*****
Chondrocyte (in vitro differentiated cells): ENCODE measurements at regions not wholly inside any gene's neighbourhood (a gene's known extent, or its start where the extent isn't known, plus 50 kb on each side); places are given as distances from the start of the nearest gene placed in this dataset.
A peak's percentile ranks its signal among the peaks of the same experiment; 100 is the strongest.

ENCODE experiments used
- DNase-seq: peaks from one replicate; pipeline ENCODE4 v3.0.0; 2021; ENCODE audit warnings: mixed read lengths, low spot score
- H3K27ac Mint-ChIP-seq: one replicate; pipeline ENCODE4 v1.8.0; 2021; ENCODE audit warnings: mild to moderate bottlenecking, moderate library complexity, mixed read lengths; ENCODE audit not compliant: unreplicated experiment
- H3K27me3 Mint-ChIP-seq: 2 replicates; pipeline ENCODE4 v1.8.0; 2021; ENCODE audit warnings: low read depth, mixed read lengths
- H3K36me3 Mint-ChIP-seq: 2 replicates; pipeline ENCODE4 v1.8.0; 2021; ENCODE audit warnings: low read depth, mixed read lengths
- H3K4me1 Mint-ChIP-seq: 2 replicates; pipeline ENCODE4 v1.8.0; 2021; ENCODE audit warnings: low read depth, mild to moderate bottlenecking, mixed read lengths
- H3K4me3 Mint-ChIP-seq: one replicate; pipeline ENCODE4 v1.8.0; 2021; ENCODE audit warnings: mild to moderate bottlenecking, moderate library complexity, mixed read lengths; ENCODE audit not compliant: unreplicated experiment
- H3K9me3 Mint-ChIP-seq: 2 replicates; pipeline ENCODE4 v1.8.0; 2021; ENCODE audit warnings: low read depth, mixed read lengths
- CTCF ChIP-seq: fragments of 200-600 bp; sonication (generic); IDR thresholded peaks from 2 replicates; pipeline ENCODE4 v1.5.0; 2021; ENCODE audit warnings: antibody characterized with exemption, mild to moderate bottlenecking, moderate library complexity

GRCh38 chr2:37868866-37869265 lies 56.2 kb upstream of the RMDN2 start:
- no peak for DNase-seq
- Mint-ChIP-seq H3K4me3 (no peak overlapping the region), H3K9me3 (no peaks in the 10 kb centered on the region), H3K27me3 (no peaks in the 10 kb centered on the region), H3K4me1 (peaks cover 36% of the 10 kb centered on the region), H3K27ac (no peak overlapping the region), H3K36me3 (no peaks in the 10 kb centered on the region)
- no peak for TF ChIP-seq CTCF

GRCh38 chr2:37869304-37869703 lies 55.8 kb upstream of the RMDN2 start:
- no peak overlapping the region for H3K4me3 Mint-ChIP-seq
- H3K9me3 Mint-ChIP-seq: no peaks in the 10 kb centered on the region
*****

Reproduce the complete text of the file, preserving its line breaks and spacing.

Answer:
Chondrocyte (in vitro differentiated cells): ENCODE measurements at regions not wholly inside any gene's neighbourhood (a gene's known extent, or its start where the extent isn't known, plus 50 kb on each side); places are given as distances from the start of the nearest gene placed in this dataset.
A peak's percentile ranks its signal among the peaks of the same experiment; 100 is the strongest.

ENCODE experiments used
- DNase-seq: peaks from one replicate; pipeline ENCODE4 v3.0.0; 2021; ENCODE audit warnings: mixed read lengths, low spot score
- H3K27ac Mint-ChIP-seq: one replicate; pipeline ENCODE4 v1.8.0; 2021; ENCODE audit warnings: mild to moderate bottlenecking, moderate library complexity, mixed read lengths; ENCODE audit not compliant: unreplicated experiment
- H3K27me3 Mint-ChIP-seq: 2 replicates; pipeline ENCODE4 v1.8.0; 2021; ENCODE audit warnings: low read depth, mixed read lengths
- H3K36me3 Mint-ChIP-seq: 2 replicates; pipeline ENCODE4 v1.8.0; 2021; ENCODE audit warnings: low read depth, mixed read lengths
- H3K4me1 Mint-ChIP-seq: 2 replicates; pipeline ENCODE4 v1.8.0; 2021; ENCODE audit warnings: low read depth, mild to moderate bottlenecking, mixed read lengths
- H3K4me3 Mint-ChIP-seq: one replicate; pipeline ENCODE4 v1.8.0; 2021; ENCODE audit warnings: mild to moderate bottlenecking, moderate library complexity, mixed read lengths; ENCODE audit not compliant: unreplicated experiment
- H3K9me3 Mint-ChIP-seq: 2 replicates; pipeline ENCODE4 v1.8.0; 2021; ENCODE audit warnings: low read depth, mixed read lengths
- CTCF ChIP-seq: fragments of 200-600 bp; sonication (generic); IDR thresholded peaks from 2 replicates; pipeline ENCODE4 v1.5.0; 2021; ENCODE audit warnings: antibody characterized with exemption, mild to moderate bottlenecking, moderate library complexity

GRCh38 chr2:37868866-37869265 lies 56.2 kb upstream of the RMDN2 start:
- no peak for DNase-seq
- Mint-ChIP-seq H3K4me3 (no peak overlapping the region), H3K9me3 (no peaks in the 10 kb centered on the region), H3K27me3 (no peaks in the 10 kb centered on the region), H3K4me1 (peaks cover 36% of the 10 kb centered on the region), H3K27ac (no peak overlapping the region), H3K36me3 (no peaks in the 10 kb centered on the region)
- no peak for TF ChIP-seq CTCF

GRCh38 chr2:37869304-37869703 lies 55.8 kb upstream of the RMDN2 start:
- no peak overlapping the region for H3K4me3 Mint-ChIP-seq
- H3K9me3 Mint-ChIP-seq: no peaks in the 10 kb centered on the region